Sunflower Electric Power Corporation certainly had compelling circumstances that motivated management to pursue cultural change. Having recently undergone debt restructuring and charges of mismanagement and corruption, employee morale was at an all-time low. The major priority for the company was to completely change its corporation culture with a huge emphasis on interpersonal relationships.

The culture of Sunflower was a command-and-control culture characterized by authoritative and conservative leadership. This culture had encouraged turf wars among managers and had inhibited effective job performance. Sunflower's new CEO, Chris Hauck, undertook many initiatives to change the culture to a competence culture in which leadership is visionary, sets high standards and encourages people to achieved new heights.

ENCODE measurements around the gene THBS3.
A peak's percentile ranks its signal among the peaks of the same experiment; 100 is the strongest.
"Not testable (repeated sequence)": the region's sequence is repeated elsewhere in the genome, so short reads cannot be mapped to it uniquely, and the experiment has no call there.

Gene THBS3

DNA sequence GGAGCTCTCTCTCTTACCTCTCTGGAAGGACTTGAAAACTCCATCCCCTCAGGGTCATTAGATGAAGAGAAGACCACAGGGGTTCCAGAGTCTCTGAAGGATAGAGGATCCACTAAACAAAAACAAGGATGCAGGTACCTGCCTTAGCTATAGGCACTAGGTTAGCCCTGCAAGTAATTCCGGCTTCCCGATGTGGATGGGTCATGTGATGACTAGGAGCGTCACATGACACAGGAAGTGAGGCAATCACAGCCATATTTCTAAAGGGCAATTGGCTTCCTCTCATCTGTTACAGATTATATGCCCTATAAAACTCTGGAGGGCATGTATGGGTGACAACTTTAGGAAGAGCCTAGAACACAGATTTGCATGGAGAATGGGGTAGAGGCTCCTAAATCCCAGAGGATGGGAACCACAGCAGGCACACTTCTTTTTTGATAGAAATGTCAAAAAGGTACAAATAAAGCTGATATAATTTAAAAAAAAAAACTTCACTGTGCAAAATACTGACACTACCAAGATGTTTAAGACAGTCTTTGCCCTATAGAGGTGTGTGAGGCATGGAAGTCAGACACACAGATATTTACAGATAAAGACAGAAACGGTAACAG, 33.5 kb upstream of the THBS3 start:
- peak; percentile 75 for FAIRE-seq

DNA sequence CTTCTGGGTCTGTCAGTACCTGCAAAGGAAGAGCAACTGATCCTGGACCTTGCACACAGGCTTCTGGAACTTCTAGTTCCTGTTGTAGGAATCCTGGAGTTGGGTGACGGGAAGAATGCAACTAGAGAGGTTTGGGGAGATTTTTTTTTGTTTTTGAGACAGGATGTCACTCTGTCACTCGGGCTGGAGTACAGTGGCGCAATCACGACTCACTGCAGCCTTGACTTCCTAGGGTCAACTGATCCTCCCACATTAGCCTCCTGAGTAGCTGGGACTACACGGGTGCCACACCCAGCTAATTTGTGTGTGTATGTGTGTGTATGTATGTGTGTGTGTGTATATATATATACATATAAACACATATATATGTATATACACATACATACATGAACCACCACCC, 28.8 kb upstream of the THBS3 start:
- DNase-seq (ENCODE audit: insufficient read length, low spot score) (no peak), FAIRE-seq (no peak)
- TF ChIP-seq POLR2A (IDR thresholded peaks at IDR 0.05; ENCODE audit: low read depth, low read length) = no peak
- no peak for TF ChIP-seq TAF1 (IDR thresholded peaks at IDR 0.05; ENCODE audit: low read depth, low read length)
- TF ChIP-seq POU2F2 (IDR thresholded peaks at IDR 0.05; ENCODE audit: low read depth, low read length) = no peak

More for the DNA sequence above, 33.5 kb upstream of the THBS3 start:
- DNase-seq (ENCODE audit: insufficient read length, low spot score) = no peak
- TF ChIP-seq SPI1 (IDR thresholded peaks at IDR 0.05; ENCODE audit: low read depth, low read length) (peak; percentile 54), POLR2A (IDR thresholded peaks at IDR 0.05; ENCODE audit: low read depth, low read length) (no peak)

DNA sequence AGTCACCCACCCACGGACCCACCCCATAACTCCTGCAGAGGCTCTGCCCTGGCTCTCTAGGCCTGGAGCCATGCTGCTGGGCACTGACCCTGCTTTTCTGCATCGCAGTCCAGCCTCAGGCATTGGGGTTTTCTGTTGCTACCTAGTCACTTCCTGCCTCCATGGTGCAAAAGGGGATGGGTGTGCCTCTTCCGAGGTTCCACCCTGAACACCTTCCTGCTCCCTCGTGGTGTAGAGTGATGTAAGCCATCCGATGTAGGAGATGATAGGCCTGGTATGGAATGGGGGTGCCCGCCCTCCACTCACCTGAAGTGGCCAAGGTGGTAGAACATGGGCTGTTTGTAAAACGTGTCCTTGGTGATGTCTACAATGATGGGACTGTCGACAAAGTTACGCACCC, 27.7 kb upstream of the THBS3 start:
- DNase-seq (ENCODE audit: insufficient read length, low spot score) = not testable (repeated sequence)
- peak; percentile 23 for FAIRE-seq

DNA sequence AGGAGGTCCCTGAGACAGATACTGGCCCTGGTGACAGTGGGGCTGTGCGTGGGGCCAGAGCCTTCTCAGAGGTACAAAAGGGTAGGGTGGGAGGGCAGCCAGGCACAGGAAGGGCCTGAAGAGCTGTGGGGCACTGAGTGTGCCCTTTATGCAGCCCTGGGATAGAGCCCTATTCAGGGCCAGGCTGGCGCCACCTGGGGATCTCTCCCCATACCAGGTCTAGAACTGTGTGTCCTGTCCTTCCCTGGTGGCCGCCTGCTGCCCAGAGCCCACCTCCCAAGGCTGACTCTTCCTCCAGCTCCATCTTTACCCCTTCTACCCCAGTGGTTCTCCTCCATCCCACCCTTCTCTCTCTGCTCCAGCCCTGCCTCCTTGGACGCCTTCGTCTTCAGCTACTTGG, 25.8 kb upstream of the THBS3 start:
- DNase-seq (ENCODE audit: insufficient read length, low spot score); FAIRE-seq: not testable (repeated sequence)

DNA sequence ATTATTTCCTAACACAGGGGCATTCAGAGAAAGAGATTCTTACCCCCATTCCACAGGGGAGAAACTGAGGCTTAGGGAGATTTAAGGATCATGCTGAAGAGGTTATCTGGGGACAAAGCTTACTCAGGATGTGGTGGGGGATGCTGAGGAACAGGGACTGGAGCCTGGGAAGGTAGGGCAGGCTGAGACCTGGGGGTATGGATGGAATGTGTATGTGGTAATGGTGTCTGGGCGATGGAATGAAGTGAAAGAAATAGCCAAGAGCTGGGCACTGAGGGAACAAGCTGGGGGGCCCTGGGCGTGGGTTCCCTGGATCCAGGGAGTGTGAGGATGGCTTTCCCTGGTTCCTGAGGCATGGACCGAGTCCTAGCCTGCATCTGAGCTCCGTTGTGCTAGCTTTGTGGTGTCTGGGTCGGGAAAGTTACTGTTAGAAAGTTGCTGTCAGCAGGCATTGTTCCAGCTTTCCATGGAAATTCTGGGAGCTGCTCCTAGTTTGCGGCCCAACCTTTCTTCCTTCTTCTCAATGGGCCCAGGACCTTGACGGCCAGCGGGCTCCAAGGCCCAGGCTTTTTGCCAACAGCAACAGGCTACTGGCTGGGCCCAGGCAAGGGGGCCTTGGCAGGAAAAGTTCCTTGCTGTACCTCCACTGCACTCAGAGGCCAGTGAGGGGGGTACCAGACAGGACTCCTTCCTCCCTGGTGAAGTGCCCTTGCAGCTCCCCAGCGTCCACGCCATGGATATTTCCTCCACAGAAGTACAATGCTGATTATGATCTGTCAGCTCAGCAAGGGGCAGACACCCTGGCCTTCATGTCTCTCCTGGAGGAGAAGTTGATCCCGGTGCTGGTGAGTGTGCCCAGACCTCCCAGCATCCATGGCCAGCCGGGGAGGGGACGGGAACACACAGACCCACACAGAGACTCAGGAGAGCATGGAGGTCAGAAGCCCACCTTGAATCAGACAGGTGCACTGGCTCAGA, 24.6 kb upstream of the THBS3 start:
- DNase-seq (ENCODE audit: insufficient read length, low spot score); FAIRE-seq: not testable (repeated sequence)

Competence cultures, unlike command-and-control ones pursue excellence and innovation. However, resistance to change would make Sunflower's cultural evolution a challenging one. There are four basic reasons for resisting change (Greene, Adam and Ebert, 1995):…… [Read More]

Bibliography

Greene, C., Everet, A, and Ebert, R. (1005). Management for effective performance. Englewood Cliffs: Prentice-Hall, Inc.

Maxwell, J. (2003). Leadership by example is key to guiding a strong company. Houston Business Journal. Retrieved November 13, 2003 from Houston Business Journal Web Site: http://houston.bizjournals.com/houston/stories/2003/10/06/smallb2.html